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President Barack Obama is greeted by Lt. Gen. Curtis "Mike" Scaparrotti, left, and U.S. Ambassador to Afghanistan Ryan Crocker, second left, as he steps off Air Force One at Bagram Air Field in Afghanistan, Tuesday, May 1, 2012. (AP Photo/Charles Dharapak)
Obama flies to Afghanistan, signs pact with Karzai
Symbolic timing » Trip comes on first anniversary of bin Laden’s death.
First Published May 01 2012 01:38 pm • Last Updated May 02 2012 07:13 am

KABUL, Afghanistan • President Barack Obama slipped into Afghanistan Tuesday night on the anniversary of the killing of 9/11 mastermind Osama bin Laden and signed an agreement cementing U.S. commitment to the nation after American combat troops leave.

Alongside Afghan President Hamid Karzai, Obama declared, "Together, we’re now committed to replacing war with peace."

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The partnership spells out the U.S. relationship with Afghanistan beyond 2014, covering security, economics and governance. The deal is limited in scope and essentially gives both sides political cover: Afghanistan is guaranteed its sovereignty and promised it won’t be abandoned, while the U.S. gets to end its combat mission in the long and unpopular war but keep a foothold in the country.

The deal does not commit the United States to any specific troop presence or spending. But it does allow the U.S. to potentially keep troops in Afghanistan after the war ends for two specific purposes: continued training of Afghan forces and targeted operations against al-Qaida. The terror group is present in neighboring Pakistan but has only a nominal presence inside Afghanistan.

Obama was also to give a speech designed to reach Americans in the U.S. dinnertime hour of 7:30 p.m. EDT. It will be 4 a.m. here when Obama speaks.

He flew to the site of America’s longest war not only as commander in chief but also as an incumbent president in the early stages of a tough re-election campaign. Nor were the two roles completely distinct.

His presence was a reminder that since taking office in 2009, Obama has ended the war in Iraq and moved to create an orderly end for the U.S. combat role in Afghanistan.

In the political realm, he and Vice President Joe Biden have marked the one-year anniversary of bin Laden’s death by questioning whether Republican challenger Mitt Romney would have ordered the daring raid that penetrated the terrorist leader’s Pakistan hide-out. Republicans are accusing the president of politicizing the event, and Romney is insisting that he would indeed have ordered U.S. forces into action.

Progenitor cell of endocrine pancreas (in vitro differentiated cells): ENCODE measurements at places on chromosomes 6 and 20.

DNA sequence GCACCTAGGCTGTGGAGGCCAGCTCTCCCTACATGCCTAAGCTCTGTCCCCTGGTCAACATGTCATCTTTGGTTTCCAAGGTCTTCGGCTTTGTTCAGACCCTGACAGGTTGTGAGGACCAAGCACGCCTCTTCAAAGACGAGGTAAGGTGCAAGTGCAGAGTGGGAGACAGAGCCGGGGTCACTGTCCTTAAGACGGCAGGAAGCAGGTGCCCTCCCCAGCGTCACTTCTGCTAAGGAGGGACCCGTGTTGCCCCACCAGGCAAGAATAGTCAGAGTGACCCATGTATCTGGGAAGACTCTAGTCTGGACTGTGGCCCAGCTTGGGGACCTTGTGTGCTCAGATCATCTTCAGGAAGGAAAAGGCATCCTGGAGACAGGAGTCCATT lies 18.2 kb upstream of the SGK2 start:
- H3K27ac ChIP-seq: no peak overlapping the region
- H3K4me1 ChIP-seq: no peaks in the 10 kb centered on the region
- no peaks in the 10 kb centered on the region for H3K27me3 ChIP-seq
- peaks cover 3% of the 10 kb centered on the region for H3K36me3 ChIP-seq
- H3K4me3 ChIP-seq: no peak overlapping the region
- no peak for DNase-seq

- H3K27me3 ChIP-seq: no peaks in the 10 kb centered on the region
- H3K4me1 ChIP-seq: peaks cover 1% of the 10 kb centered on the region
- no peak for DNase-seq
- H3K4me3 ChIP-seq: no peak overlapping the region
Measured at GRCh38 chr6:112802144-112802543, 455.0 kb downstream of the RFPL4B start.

At a signing ceremony in Kabul with Afghan President Karzai, Obama said the agreement paves the way for "‘a future of peace" while allowing the United States to "wind down this war."

Karzai said his countrymen ‘‘will never forget" the help of U.S. forces over the past decade. He said the partnership agreement shows the United States and Afghanistan will continue to fight terrorism together.


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Obama was greeted upon arrival at Bagram Air Field by Ryan Crocker, the U.S. ambassador to Afghanistan. Obama then flew by helicopter to the presidential palace in Kabul, where he was to meet with Afghan President Hamid Karzai and sign the strategic partnership.

Officials have previously said as many as 20,000 U.S. troops may remain after the combat mission ends, but that still must still be negotiated.

The United States does promise to seek money from Congress every year to support Afghanistan.

Obama was to be on the ground for about seven hours in Afghanistan, where the United States has been engaged in war for more than a decade following the Sept. 11, 2001, terrorist attacks. The trip carries major symbolic significance for a president seeking a second term and allows him to showcase what the White House considers the fruit of Obama’s refocused war effort: the demise of bin Laden.

Air Force One touched down late at night local time at Bagram Air Field, the main U.S. base here.

Media traveling with Obama on the 13-plus-hour flight had to agree to keep it secret until Obama had safely finished a helicopter flight to the nation’s capital, Kabul, where Taliban insurgents still launch lethal attacks.

Obama is joining Afghan President Hamid Karzai to sign the agreement that will broadly govern the U.S. role in Afghanistan after the American combat mission stops at the end of 2014 — 13 years after it began.

The president’s Tuesday night address was coming exactly one year after special forces, on his order, began the raid that led to the killing of bin Laden in Pakistan.

Since then, ties between the United States and Afghanistan have been tested anew by the burning of Muslim holy books at a U.S. base and the massacre of 17 civilians, including children, allegedly by an American soldier.

Obama’s overarching message will be that the war is ending on his watch but the U.S. commitment to its ally is not.

Politics, too, set the tone for what the White House hoped would be a positive message and image for Obama: the commander in chief setting a framework to end the war while reassuring Afghanistan, on its soil, it will not be abandoned.

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